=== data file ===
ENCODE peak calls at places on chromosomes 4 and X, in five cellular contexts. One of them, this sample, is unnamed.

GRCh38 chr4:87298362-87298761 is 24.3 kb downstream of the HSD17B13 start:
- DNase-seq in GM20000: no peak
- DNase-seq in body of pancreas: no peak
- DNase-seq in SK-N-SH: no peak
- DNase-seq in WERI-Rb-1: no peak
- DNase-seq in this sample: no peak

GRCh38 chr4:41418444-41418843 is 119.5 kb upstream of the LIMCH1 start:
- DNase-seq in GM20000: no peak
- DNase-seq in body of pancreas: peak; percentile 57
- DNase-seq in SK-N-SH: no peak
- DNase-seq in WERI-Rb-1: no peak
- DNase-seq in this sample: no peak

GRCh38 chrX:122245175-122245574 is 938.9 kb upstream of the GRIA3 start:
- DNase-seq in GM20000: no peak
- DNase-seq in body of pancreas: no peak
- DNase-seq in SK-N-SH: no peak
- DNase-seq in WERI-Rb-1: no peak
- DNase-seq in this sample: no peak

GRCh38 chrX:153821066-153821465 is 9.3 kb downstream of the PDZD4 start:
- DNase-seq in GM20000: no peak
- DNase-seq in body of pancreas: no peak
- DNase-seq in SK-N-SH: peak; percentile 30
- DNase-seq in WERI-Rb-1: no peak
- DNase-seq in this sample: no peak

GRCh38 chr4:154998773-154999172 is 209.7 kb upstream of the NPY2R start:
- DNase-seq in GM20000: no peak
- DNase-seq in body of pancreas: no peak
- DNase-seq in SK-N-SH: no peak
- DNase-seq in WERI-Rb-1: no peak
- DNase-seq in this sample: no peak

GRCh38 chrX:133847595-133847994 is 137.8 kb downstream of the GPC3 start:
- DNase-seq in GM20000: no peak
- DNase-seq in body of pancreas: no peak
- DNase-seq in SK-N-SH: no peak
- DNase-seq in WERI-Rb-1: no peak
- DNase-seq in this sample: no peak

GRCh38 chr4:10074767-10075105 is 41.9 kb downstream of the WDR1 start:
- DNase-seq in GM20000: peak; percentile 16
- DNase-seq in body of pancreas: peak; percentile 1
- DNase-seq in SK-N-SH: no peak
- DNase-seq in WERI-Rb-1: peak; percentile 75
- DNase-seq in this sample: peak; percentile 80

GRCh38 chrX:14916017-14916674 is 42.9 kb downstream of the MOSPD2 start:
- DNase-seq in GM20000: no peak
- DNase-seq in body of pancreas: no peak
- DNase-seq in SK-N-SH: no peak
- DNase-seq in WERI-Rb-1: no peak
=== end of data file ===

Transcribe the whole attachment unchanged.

ENCODE peak calls at places on chromosomes 4 and X, in five cellular contexts. One of them, this sample, is unnamed.

GRCh38 chr4:87298362-87298761 is 24.3 kb downstream of the HSD17B13 start:
- DNase-seq in GM20000: no peak
- DNase-seq in body of pancreas: no peak
- DNase-seq in SK-N-SH: no peak
- DNase-seq in WERI-Rb-1: no peak
- DNase-seq in this sample: no peak

GRCh38 chr4:41418444-41418843 is 119.5 kb upstream of the LIMCH1 start:
- DNase-seq in GM20000: no peak
- DNase-seq in body of pancreas: peak; percentile 57
- DNase-seq in SK-N-SH: no peak
- DNase-seq in WERI-Rb-1: no peak
- DNase-seq in this sample: no peak

GRCh38 chrX:122245175-122245574 is 938.9 kb upstream of the GRIA3 start:
- DNase-seq in GM20000: no peak
- DNase-seq in body of pancreas: no peak
- DNase-seq in SK-N-SH: no peak
- DNase-seq in WERI-Rb-1: no peak
- DNase-seq in this sample: no peak

GRCh38 chrX:153821066-153821465 is 9.3 kb downstream of the PDZD4 start:
- DNase-seq in GM20000: no peak
- DNase-seq in body of pancreas: no peak
- DNase-seq in SK-N-SH: peak; percentile 30
- DNase-seq in WERI-Rb-1: no peak
- DNase-seq in this sample: no peak

GRCh38 chr4:154998773-154999172 is 209.7 kb upstream of the NPY2R start:
- DNase-seq in GM20000: no peak
- DNase-seq in body of pancreas: no peak
- DNase-seq in SK-N-SH: no peak
- DNase-seq in WERI-Rb-1: no peak
- DNase-seq in this sample: no peak

GRCh38 chrX:133847595-133847994 is 137.8 kb downstream of the GPC3 start:
- DNase-seq in GM20000: no peak
- DNase-seq in body of pancreas: no peak
- DNase-seq in SK-N-SH: no peak
- DNase-seq in WERI-Rb-1: no peak
- DNase-seq in this sample: no peak

GRCh38 chr4:10074767-10075105 is 41.9 kb downstream of the WDR1 start:
- DNase-seq in GM20000: peak; percentile 16
- DNase-seq in body of pancreas: peak; percentile 1
- DNase-seq in SK-N-SH: no peak
- DNase-seq in WERI-Rb-1: peak; percentile 75
- DNase-seq in this sample: peak; percentile 80

GRCh38 chrX:14916017-14916674 is 42.9 kb downstream of the MOSPD2 start:
- DNase-seq in GM20000: no peak
- DNase-seq in body of pancreas: no peak
- DNase-seq in SK-N-SH: no peak
- DNase-seq in WERI-Rb-1: no peak